The Sinking of the Lancastria: : Britain's Greatest Maritime Disaster and Churchill's Cover-up
Jonathan Fenby

The Sinking of the Lancastria: : Britain's Greatest Maritime Disaster and Churchill's Cover-up

A fortnight after the evacuation at Dunkirk some 150,000 British troops were still stuck in France. As the German advance thundered west these Allied soldiers and airmen were faced with a mad dash to the coast in the hope that a troop-ship awaited them there. One such vessel was the 'Lancastria', a 16,000-ton liner pressed into service and now anchored off the port of St-Nazaire. On 17 June 1940, ready to head for home, the ship was bombed by the Luftwaffe. As she sank, between 3,500 and 4,000 of those on board lost their lives. Re-creating this extraordinary episode with great narrative flair, Jonathan Fenby shows us not just the human stories behind the disaster but the cover-up that followed -- as Churchill ordered a blanket ban on news stories for the sake of the country's morale. Gripping and moving, LANCASTRIA tells one of the great forgotten stories of the Second World War.

Book Details:

  • Author: Jonathan Fenby
  • Published Year: 2005
  • Rights Sold
    • UK: Simon & Schuster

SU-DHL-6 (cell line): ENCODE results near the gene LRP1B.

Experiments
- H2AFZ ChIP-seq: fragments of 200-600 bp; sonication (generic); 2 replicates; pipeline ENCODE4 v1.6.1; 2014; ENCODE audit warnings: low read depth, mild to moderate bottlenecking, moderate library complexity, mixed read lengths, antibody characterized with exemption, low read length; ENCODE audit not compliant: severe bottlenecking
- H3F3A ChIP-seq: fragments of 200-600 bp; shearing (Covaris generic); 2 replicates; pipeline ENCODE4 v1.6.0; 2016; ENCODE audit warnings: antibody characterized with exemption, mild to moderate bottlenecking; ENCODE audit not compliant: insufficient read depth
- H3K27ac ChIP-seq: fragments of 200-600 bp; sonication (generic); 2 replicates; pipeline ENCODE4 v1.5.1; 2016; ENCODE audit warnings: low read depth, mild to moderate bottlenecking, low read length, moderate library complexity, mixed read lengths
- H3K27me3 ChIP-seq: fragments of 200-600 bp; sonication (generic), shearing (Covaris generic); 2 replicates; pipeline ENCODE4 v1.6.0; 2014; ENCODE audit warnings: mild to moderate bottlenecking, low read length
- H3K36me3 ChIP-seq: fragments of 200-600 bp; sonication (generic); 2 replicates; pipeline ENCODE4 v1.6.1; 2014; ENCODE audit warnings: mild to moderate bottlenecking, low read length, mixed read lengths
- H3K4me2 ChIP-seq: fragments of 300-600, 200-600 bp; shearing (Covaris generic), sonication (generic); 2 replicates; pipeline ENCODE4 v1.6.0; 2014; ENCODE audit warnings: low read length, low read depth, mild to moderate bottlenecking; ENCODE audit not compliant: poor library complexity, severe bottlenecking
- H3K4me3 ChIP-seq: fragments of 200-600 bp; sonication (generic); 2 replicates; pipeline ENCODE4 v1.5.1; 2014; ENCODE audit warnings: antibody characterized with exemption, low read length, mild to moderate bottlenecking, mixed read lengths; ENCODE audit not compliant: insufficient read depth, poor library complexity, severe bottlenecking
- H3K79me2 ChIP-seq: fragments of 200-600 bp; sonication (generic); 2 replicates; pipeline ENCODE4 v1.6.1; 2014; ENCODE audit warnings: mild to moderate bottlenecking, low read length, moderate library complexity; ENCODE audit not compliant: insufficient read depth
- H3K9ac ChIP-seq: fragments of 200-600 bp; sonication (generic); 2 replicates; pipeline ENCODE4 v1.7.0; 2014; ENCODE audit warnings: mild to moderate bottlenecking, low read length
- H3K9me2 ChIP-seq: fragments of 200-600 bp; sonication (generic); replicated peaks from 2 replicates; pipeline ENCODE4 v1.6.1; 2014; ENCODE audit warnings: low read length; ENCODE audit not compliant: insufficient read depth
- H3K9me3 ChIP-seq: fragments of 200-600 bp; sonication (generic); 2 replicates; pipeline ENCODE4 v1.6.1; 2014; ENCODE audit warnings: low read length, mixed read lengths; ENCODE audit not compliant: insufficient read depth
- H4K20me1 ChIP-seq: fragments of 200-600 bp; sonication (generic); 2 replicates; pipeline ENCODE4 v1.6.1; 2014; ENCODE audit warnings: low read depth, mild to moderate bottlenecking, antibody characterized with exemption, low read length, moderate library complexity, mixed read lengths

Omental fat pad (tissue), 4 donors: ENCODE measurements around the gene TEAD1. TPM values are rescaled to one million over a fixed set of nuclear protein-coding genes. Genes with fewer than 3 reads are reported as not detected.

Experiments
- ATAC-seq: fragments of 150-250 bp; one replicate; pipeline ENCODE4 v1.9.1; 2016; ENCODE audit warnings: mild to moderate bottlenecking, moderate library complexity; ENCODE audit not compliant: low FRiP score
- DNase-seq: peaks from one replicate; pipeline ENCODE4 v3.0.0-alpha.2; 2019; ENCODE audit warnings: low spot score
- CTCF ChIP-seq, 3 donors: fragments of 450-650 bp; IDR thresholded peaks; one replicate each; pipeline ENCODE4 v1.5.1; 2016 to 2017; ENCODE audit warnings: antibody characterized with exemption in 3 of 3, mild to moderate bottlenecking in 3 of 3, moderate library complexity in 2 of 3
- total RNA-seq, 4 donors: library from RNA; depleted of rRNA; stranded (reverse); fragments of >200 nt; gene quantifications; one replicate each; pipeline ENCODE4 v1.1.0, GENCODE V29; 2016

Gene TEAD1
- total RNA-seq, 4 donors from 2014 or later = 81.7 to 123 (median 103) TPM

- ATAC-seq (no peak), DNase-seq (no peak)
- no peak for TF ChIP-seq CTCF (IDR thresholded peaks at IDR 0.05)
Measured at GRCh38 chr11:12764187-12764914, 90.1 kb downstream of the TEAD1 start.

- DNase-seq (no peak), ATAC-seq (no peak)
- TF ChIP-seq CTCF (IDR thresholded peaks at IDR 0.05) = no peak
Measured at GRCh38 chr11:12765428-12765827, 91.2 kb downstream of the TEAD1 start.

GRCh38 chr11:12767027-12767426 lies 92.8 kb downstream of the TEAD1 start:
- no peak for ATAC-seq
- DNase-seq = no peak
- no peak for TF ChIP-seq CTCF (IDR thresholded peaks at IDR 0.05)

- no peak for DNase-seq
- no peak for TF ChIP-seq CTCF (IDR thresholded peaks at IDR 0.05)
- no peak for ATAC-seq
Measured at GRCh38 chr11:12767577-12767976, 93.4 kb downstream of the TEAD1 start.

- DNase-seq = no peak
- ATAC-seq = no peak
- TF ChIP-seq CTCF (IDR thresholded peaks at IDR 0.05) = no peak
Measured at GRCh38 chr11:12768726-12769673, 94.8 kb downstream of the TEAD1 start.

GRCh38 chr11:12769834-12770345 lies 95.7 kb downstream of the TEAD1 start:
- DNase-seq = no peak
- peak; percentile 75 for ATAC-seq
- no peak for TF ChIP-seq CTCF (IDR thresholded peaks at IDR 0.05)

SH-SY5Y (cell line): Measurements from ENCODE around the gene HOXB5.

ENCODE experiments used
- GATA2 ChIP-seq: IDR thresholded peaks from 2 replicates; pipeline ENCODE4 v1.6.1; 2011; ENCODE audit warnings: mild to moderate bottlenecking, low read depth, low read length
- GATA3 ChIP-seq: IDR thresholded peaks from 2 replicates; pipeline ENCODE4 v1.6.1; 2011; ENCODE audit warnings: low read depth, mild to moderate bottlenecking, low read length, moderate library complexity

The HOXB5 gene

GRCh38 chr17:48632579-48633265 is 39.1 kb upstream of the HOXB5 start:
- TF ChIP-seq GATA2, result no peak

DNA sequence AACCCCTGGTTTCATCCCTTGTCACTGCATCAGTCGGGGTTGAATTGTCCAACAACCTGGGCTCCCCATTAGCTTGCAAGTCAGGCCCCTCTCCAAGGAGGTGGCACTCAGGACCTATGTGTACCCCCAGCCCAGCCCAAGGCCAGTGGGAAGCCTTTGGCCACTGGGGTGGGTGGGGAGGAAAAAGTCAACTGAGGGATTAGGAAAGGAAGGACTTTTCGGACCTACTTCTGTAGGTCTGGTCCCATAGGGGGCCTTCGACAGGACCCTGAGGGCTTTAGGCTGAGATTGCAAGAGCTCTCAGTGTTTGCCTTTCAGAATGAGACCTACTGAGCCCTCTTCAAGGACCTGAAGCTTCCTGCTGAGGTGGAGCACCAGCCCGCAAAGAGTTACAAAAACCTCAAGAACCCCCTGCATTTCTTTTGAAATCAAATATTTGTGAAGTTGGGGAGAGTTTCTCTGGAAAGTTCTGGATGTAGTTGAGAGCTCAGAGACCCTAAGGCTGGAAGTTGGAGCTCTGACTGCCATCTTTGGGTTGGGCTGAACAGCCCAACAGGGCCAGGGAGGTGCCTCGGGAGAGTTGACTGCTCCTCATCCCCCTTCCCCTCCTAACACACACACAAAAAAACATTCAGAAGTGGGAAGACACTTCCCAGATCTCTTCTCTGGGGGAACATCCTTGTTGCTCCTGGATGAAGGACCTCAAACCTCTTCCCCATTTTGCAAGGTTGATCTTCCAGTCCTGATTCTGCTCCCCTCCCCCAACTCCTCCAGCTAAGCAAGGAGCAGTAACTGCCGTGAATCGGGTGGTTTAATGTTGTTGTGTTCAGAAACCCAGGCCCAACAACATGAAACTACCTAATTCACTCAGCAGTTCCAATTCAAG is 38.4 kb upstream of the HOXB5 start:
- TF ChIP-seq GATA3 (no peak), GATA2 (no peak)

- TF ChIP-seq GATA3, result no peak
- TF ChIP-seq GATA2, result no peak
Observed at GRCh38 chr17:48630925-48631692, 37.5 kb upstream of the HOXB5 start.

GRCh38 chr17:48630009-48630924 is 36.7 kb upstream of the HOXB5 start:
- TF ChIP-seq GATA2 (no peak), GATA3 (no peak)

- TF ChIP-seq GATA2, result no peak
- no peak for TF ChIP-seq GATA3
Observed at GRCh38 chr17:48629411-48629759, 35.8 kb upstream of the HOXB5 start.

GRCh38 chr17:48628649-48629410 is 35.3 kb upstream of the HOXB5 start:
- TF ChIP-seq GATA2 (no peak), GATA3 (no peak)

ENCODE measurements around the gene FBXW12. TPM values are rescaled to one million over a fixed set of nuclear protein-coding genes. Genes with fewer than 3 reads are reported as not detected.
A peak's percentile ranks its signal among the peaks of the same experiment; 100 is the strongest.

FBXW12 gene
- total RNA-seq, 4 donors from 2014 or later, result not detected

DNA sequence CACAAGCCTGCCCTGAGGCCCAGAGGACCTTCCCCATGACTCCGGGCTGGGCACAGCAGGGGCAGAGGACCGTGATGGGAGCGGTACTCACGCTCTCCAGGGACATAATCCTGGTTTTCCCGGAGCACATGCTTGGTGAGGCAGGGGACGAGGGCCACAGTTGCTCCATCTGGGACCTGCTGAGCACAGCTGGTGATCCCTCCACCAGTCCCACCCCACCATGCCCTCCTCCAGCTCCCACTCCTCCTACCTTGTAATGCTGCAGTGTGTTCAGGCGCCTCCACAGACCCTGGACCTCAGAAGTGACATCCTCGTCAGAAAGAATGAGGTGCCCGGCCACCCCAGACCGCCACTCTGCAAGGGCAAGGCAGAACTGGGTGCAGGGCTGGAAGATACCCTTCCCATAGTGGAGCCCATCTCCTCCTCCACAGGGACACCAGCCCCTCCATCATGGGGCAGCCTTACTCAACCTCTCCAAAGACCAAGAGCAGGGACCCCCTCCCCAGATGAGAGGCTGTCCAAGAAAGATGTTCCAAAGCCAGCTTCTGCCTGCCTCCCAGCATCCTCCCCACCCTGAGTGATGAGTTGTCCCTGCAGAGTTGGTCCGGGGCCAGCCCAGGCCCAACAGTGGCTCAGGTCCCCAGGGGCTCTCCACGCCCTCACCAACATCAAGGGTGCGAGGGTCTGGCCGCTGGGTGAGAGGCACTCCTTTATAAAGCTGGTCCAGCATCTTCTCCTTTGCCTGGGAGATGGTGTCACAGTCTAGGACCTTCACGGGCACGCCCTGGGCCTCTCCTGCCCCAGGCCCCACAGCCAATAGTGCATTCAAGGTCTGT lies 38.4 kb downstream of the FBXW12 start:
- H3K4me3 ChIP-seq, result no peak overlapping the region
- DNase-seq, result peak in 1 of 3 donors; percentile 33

• US: Carrol & Graf
Jonathan Fenby

Jonathan Fenby

Jonathan Fenby has published twenty books, mainly on modern global history, China and France. In a journalistic career spanning four decades, he was Editor of The Observer, the South China Morning Post in Hong Kong (during the handover from Britain to China) and Reuters World Service. He also held senior editorial posts at The Economist, The Independent and The Guardian and has been a foreign correspondent in Vietnam, Germany and France where he spent twelve years working for Reuters, The Economist and The Times. After returning to the UK from Hong Kong in 2000, he was a founding partner of...
More about Jonathan Fenby

Book Reviews

  • "Ask almost anyone what was the greatest maritime tragedy in British history, and they think of the Titanic or the Lusitania. Yet in reality, the sinking of another ship sixty-five years ago cost the lives of more people than both those liners’ losses together. It is a ghastly take, and Fenby tells it well."
    Max Hastings, Daily Mail.
  • "Vivid, gripping, pacey."
    Soldier Magazine
  • "Fenby has rescued lives from the condescending oubliette of history – and written an epic story into the bargain. It is an admirable achievement."
    Literary Review.